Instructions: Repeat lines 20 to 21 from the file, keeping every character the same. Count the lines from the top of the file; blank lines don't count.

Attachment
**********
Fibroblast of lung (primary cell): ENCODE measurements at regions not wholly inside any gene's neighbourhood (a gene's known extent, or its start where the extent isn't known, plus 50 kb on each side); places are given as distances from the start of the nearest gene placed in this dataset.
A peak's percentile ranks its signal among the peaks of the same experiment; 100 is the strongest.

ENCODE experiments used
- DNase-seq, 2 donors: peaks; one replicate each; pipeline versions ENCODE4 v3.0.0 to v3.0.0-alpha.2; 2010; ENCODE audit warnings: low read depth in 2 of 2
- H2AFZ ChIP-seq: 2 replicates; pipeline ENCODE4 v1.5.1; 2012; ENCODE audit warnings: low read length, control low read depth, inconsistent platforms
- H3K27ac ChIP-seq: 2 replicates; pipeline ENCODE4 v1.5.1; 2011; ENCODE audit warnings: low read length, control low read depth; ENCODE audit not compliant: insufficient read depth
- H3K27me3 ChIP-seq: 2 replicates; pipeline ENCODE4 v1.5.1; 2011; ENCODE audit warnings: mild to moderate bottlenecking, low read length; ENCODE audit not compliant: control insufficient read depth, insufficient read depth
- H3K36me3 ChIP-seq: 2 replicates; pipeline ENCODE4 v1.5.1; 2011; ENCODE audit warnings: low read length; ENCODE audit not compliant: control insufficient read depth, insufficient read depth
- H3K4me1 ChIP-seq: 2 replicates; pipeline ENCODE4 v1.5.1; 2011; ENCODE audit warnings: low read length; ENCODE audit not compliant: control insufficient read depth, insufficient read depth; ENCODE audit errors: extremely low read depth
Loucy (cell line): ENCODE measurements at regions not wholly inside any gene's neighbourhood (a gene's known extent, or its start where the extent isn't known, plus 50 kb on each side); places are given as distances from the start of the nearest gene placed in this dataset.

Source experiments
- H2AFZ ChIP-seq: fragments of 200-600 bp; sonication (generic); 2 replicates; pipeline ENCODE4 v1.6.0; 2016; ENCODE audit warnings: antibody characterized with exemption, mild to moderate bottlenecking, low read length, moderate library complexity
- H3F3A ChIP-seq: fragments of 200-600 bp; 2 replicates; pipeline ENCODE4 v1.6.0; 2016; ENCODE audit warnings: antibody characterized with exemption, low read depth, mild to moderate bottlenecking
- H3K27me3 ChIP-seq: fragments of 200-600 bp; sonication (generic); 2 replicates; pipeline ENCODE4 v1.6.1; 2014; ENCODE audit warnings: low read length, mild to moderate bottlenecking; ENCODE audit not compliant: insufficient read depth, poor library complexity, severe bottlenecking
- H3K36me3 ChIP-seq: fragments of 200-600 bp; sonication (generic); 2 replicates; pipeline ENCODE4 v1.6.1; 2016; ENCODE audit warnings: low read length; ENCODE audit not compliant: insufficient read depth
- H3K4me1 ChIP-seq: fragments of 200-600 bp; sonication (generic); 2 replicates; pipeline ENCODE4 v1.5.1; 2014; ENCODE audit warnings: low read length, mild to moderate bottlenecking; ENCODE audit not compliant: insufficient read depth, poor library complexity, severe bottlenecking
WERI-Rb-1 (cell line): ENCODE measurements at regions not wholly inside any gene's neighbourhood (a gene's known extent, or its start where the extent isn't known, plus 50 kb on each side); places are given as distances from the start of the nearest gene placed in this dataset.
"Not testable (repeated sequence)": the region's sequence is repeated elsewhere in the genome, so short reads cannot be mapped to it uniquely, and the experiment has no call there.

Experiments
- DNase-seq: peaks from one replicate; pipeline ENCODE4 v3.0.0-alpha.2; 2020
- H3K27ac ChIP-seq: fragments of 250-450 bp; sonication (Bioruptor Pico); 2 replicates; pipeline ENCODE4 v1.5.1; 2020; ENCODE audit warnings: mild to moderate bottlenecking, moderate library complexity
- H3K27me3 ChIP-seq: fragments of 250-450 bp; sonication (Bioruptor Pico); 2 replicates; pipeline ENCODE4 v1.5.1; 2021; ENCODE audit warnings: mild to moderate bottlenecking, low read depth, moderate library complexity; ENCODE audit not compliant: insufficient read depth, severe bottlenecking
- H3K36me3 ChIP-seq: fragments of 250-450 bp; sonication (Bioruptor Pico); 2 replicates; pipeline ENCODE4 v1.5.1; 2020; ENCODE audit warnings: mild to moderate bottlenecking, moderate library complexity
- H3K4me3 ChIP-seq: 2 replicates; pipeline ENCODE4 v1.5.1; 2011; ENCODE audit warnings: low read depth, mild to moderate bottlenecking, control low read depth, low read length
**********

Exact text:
- DNase-seq: peaks from one replicate; pipeline ENCODE4 v3.0.0-alpha.2; 2020
- H3K27ac ChIP-seq: fragments of 250-450 bp; sonication (Bioruptor Pico); 2 replicates; pipeline ENCODE4 v1.5.1; 2020; ENCODE audit warnings: mild to moderate bottlenecking, moderate library complexity